A decent piano could unlock a future

Editor's Notebook


The locusts are buzzing. The tomatoes are coming in. Nights are cool. The Beavers are in Blue and Maize on the field. Wood, Wine and Blues was summer’s final fling in Sunset Park. Dread.

School started Tuesday.

Those natural and human signs still put a pit in my gut. I continue to have dreams about showing up for school in my underwear or not graduating from college.

Stress. Rejection. Imprisonment. Corporal punishment.


“You should be an orthodontist,” me dear Mudder said.

“What, are you nuts? Math and chemistry? And four more years of school?”

They drop you off and pat you on the head. Then they lock the doors behind you. The bully is waiting past the last patrol guard, near  Sliefert Funeral Home. He has my number, again.

“Sister Virginette told us that she had to show you the gates of hell,” my parents said as I returned home from detention at 8 p.m. pleading ignorance. “Now we’re going to show you what’s inside.”

 School just got me in trouble.

I couldn’t handle algebra. I was the last kid picked for the kickball team. Girls would rather kiss a cockroach than dance with me in junior high. And then when the track coach told me to run extra laps for being last out of the shower, I had to re-evaluate my Olympic career.

So school was tough for me. And for most people of creativity and messy desks.

Education gave me freedom through one avenue and one alone: music.

I could not play an instrument. I was the youngest of six. The oldest was supposed to be Debussy or at least Gene Krupa. By the time I came along mom had given up completely on piano lessons.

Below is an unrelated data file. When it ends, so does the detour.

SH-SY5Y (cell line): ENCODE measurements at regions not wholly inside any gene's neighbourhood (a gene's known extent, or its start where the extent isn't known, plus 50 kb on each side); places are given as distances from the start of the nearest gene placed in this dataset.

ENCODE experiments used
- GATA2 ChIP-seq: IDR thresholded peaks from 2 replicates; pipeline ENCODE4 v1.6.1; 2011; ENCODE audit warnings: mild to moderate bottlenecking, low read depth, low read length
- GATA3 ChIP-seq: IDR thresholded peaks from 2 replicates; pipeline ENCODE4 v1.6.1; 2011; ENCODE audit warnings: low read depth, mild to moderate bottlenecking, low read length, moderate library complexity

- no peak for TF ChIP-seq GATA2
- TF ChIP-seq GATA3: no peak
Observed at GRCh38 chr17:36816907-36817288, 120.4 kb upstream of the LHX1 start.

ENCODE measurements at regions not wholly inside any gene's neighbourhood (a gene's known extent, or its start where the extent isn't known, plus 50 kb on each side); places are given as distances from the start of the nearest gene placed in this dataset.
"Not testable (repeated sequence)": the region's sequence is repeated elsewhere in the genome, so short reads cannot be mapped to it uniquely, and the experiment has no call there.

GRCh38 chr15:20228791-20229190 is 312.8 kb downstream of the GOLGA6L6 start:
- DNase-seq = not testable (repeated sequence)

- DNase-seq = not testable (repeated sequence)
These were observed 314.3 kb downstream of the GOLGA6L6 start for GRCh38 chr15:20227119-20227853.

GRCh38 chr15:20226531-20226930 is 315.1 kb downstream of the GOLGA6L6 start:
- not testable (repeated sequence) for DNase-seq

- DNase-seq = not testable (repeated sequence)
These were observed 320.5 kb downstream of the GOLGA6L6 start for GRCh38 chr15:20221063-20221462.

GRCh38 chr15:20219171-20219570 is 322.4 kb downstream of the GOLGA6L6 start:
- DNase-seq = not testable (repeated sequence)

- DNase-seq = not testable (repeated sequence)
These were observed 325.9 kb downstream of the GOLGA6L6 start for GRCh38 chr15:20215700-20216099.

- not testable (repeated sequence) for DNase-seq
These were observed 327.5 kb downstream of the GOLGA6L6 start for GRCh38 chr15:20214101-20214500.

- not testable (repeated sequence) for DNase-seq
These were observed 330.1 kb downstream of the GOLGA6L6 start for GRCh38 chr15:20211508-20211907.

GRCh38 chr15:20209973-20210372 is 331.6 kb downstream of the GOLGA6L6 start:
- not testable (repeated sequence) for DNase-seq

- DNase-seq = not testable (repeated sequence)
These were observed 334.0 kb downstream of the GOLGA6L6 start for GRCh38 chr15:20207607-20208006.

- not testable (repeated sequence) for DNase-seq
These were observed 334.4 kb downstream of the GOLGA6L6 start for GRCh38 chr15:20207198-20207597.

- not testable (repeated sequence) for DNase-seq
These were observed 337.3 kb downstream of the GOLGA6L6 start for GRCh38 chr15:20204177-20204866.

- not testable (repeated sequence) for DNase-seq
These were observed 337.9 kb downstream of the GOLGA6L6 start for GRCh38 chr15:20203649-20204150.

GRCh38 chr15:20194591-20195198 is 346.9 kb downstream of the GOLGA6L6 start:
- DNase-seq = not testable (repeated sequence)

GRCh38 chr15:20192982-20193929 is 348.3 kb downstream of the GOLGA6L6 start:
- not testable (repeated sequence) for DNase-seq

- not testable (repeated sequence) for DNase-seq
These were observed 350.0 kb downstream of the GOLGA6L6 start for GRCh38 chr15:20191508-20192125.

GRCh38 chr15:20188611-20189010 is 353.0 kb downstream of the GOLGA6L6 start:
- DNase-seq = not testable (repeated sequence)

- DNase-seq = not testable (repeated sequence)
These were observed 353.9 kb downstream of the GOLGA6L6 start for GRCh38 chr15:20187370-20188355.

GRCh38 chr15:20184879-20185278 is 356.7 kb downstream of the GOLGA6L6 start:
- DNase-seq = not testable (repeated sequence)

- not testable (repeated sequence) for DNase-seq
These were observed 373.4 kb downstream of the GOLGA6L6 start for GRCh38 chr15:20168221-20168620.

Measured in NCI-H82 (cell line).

Sister Matthew played Mahalia Jackson singing gospel. I had never heard the like. She taught us how to sing and count. She would threaten to make mince meat out of us if you did not hold for a full beat, or did not sing a perfect fifth below the tenor.

College was almost a complete waste other than to point me in the direction of swearing off beer. Except: They let me into the choir. We specialized in chamber music and a capella Gregorian chants. I was a cheap baritone and the worst of them at that. But there were moments with the Minnesota Orchestra when you really would know there is a God. And that made the whole college thing endurable.

Even in a low-slung brick building that looks like a women’s reformatory, real education can seep through. I think it comes in art class or music rehearsal. Maybe for some at football practice. Definitely not freshman algebra.

Some of us might wonder why, nearing the century mark, Bob Ohrlund would throw himself head first into raising money for a piano that will cost over $100,000 for the Storm Lake High School performing arts center.

The new auditorium and stage will be dedicated at an open house on Sept. 25, once the final electrical work is complete.

I took the pre-dust-off tour. The hall is impressive. The acoustics sound perfect.

The theatre cost about $8 million to build.

You don’t want to put Sister Matthew’s upright Wurlitzer in there or a player piano from a South Dakota saloon.

You need a Steinway for this building.

They have their eye on one. Not the best, not the least. Something that will fit in Storm Lake.

You don’t put up a scoreboard with wooden cards anymore, unless you are in Chicago. You need something with some luster. And that’s what this auditorium needs. Something that matches its class.

Not everyone can play the clarinet or the piano. I know. I can barely type. But anyone can sing. Through it you learn to listen. You learn to shut up. You learn to respect an alto and let the sopranos do what they do. You learn that someone else is always better. Unfortunately, you learn that at its base music is math.

So now I appreciate math.

Enough to know that it won’t take that much if everyone digs deep and chips in to buy that piano.

The school board can’t just spring for it because someone would call for their heads. This has to be a fundraising play.

Music holds the key to open up the minds of children who come here from all over the world. It plugs them in. The huge Storm Lake High School choirs kept some kids on track when nothing else could. That is a splendid thing. The piano should reflect it.

Let Bob Ohrlund know you care about unlocking an education as much as he does.